"When you cut yourself off from that, it becomes more and more distant, but the parts that I never cut myself off from had to do with the preference for the poor," she said.
In an essay released this February about her late friend French philosopher and anthropologist Bruno Latour, Haraway spoke of the concept of the "real presence" — in Catholicism, an affirmation of Jesus' presence in the Eucharist — as guiding her understanding of semiotics, or the study of signs and symbols.
"Real presence means that meaning and flesh, bodies, the earth are not separate but inextricably conjoined in living and dying with each other," Haraway told EarthBeat. "That sense of being in and of and with the world in its fleshliness, I think I inherited from my formation."
For Haraway, "Laudato Si', on Care for Our Common Home," Francis' 2015 encyclical, "struck a deep chord." She said, "I felt the language, the tone, the call very profoundly."
In her essay about Latour, Haraway wrote, "this encyclical is a long naked sermon; it is a passionate, yearning, reasoned, social and natural science-filled mobilization of words and speech."
Haraway said that Laudato Si' was "truly religious speech," referring to a concept from Latour's 2010 book On the Modern Cult of the Factish Gods. "In Factish Gods Bruno analogizes religious speech to the speech acts of lovers. The task is to make acts of love to be alive and present, not as memories of past love, but as vitalizing loving now and here," she wrote.
Pope Francis listens during an ecumenical prayer vigil before the assembly of the Synod of Bishops in St. Peter's Square, Sept. 30 at the Vatican. (CNS/Vatican Media)
Laudato Si' was "a call to presence" and a call to be "present to suffering and to be present to the obligations of response," Haraway told EarthBeat.
While Haraway called Laudato Si' "brave and powerful," they said that Laudate Deum comparatively lacks an "emotional power," partially because of its strong focus on the upcoming United Nations climate summit, COP28.
"I have a list of what pissed me off," Haraway told EarthBeat of other aspects of the letter.
Francis wrote, "In an attempt to simplify reality, there are those who would place responsibility on the poor, since they have many children, and even attempt to resolve the problem by mutilating women in less developed countries. As usual, it would seem that everything is the fault of the poor."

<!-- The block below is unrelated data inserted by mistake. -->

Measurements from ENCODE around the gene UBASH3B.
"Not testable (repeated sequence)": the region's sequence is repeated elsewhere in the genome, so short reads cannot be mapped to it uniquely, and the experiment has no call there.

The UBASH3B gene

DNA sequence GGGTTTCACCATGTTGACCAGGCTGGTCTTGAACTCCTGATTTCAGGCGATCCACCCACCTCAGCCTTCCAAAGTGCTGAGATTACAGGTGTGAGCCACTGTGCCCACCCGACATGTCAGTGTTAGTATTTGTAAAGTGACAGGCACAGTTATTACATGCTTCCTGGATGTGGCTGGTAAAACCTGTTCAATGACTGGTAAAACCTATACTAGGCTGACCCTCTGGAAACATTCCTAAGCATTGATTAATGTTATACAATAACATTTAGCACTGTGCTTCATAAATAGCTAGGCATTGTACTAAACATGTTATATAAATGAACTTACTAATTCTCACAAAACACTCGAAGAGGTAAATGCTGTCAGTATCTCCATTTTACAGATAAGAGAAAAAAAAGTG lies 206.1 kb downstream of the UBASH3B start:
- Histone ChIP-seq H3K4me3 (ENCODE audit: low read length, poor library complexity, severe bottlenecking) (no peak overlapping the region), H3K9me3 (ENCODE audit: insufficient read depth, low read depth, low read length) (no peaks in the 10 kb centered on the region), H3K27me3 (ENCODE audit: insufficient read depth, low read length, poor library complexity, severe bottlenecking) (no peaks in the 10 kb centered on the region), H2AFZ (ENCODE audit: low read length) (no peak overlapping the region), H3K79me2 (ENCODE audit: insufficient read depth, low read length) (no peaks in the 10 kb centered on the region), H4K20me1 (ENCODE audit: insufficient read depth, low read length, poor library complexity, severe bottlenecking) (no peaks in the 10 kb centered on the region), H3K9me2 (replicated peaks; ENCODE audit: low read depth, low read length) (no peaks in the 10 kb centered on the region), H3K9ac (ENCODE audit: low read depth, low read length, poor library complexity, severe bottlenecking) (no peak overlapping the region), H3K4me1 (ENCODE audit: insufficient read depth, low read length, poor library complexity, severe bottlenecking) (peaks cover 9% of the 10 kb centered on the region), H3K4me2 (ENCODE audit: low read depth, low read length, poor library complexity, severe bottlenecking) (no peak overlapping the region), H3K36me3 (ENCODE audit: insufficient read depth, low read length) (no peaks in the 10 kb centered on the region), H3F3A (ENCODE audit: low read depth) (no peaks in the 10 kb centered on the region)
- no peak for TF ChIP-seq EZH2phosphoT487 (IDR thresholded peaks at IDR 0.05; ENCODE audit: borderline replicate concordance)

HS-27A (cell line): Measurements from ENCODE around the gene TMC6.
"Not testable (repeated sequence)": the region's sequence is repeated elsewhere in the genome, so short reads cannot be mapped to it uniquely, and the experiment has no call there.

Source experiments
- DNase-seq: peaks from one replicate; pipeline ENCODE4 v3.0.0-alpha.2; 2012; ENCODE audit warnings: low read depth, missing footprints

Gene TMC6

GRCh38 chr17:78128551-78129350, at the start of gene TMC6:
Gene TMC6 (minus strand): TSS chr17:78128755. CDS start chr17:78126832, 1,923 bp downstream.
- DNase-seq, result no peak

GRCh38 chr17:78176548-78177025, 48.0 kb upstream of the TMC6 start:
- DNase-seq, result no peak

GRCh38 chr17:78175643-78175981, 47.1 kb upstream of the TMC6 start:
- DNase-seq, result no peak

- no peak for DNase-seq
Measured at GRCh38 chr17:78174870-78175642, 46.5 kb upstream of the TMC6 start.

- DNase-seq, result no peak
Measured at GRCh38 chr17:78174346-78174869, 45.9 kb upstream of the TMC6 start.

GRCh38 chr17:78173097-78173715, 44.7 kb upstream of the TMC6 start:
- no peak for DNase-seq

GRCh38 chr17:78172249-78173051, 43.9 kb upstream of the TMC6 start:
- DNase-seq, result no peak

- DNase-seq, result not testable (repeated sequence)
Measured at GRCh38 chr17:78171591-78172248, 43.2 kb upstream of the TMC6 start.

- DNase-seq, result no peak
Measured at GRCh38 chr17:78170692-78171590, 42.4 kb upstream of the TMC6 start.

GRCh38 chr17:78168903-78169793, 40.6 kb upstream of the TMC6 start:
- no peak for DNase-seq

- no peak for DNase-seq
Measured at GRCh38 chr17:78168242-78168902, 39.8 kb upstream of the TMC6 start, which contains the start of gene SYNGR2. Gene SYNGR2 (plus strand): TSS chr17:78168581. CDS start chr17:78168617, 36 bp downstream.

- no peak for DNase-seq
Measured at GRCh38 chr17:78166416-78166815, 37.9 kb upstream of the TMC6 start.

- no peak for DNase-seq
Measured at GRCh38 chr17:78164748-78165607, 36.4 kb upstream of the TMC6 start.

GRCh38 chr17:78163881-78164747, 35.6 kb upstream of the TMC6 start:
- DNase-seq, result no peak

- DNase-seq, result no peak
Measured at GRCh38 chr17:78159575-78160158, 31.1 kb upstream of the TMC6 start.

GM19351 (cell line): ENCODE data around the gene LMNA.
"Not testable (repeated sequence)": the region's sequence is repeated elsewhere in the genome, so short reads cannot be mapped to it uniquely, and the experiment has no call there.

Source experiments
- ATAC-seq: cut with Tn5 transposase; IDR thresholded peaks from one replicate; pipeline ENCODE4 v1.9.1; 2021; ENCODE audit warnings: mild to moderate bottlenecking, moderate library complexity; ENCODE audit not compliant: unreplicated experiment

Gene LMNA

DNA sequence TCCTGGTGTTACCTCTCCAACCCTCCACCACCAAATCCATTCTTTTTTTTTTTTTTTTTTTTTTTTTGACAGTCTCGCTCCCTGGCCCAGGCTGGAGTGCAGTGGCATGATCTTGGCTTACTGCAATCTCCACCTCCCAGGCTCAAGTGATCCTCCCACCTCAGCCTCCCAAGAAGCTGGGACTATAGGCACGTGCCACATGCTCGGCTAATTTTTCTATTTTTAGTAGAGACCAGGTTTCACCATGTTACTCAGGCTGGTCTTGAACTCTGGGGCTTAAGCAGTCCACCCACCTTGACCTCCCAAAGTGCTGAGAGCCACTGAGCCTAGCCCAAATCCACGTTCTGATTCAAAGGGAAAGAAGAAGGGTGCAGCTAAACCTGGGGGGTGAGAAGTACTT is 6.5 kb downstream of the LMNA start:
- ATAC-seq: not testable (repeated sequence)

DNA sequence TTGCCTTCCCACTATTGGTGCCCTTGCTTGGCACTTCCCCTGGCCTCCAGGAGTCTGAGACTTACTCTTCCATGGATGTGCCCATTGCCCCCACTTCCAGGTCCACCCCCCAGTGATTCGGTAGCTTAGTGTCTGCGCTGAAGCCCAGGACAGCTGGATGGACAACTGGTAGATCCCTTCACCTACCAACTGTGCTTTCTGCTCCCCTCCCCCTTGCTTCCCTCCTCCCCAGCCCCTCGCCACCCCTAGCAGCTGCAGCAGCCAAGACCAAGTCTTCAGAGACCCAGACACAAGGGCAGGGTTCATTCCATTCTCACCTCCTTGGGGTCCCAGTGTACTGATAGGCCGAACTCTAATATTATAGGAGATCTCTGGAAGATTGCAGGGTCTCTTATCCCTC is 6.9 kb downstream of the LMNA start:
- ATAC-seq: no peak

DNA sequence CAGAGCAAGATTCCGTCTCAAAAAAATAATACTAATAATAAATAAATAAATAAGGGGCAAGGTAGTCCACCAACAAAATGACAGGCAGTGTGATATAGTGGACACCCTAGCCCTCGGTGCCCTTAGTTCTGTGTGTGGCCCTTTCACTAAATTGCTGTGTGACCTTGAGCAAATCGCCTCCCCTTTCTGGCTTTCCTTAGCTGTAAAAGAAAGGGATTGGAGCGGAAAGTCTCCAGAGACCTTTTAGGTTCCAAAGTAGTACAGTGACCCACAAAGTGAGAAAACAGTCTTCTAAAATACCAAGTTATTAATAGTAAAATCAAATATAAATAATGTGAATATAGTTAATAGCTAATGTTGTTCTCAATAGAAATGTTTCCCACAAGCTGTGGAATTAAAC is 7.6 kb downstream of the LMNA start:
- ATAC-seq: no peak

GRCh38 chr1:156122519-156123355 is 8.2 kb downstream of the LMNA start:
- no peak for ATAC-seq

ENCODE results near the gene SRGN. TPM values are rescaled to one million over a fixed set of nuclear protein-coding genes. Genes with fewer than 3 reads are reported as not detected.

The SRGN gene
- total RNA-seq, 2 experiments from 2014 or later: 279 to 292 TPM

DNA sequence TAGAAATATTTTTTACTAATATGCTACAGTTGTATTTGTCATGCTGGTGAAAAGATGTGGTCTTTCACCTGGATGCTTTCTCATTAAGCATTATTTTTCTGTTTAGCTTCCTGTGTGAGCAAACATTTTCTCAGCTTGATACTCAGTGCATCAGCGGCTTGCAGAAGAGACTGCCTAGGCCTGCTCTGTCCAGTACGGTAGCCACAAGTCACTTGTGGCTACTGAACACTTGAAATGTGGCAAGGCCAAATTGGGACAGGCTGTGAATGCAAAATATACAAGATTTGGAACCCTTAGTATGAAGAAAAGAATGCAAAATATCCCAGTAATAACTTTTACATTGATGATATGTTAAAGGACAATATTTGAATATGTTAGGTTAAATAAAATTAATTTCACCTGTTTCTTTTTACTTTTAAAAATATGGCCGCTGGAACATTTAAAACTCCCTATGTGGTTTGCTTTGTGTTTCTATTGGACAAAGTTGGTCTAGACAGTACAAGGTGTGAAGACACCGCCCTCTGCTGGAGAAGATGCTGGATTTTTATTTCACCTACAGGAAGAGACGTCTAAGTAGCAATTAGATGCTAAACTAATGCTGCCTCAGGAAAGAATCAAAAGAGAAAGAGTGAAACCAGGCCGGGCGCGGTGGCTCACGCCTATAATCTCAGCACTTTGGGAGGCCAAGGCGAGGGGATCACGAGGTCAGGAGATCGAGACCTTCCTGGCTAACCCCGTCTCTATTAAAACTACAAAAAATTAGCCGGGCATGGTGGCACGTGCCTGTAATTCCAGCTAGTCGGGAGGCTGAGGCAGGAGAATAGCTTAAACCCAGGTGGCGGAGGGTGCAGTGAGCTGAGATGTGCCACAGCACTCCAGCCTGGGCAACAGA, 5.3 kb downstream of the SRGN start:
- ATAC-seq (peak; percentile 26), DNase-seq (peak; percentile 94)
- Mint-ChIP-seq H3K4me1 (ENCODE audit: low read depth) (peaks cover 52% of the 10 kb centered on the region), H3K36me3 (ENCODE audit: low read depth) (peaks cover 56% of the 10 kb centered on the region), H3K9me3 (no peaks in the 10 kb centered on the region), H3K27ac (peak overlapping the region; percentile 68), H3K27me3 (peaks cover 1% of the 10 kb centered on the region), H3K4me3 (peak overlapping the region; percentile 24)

Haraway said that, while Francis was correct to call out those who place the blame for climate change on the poor, he failed to adequately deal with the complexity of the population issue.
"In my lifetime and in Francis' lifetime, the human population has moved from about two and a half billion to well over eight billion," Haraway said. To reduce the population issue to emissions and "to say that this is a non-issue when you're addressing climate change is a scandal."
Environmental activists wearing protective masks hold placards outside the central court in Jakarta, Indonesia, Sept. 16, 2021, after citizens sued the government for the city's chronic levels of air pollution. Donna Haraway said that the Vatican does not talk enough about the devastating climate and environmental impacts on the unborn. (CNS/Reuters/Willy Kurniawan)
"I think he brought it up because he is still consumed by the supposedly pro-life positions of the church and the opposition to both birth control and abortion that remains strong," Haraway said.
"The complexity was just smashed by [that] ideological commitment," they said.
Drawing on the analysis of her friend, biologist Scott Gilbert, Haraway said that the Vatican does not talk enough about the devastating climate and environmental impacts on the unborn.
"This letter is totally oriented toward governments" and gives only "a nod" to the importance of activism, said Haraway.
"If you're really serious about the unborn, why aren't you calling for all of us in our multi-thousands to be blocking the entrances to corporate headquarters, to be blocking the entrances to fossil fuel plants, to be arguing against industrial agriculture?" Haraway asked.
Haraway's other point of contention with Laudate Deum is its use of the term "technocratic paradigm," rather than "technocratic capitalism." Francis uses the phrase to criticize the idea of technology and economic growth as unquestioned goods.
Students take photographs of mushrooms April 29, 2019, in Cota Cota, La Paz, Bolivia. (CNS/Reuters/David Mercado)
But Haraway said that framing "the enlisting of technological expertise and technological talent in the ongoing bleeding dry of the earth for profit" as a "technocratic paradigm" related to a human quest for limitlessness "is frankly bullshit."
"It's not humanity as such. It's very situated formations of nations and peoples and businesses," said Haraway, saying Francis was "misidentifying the problem in terms of something in human nature."
Based on the volume of email she received so quickly after Laudate Deum's release, Haraway said she was surprised by how many of her colleagues, including those without any Catholic background, had been eagerly waiting for Laudate Deum.
Her non-Catholic colleagues told her, "Maybe there is a chance that this papacy can be a force for peace and a force for addressing the multiple urgencies: the migration problems, the extinction crisis, the questions of climate destruction."
Despite that hope for what the pope could accomplish, and despite her own citation in a papal letter, Haraway said, "Nobody has any hope on the issues of misogyny."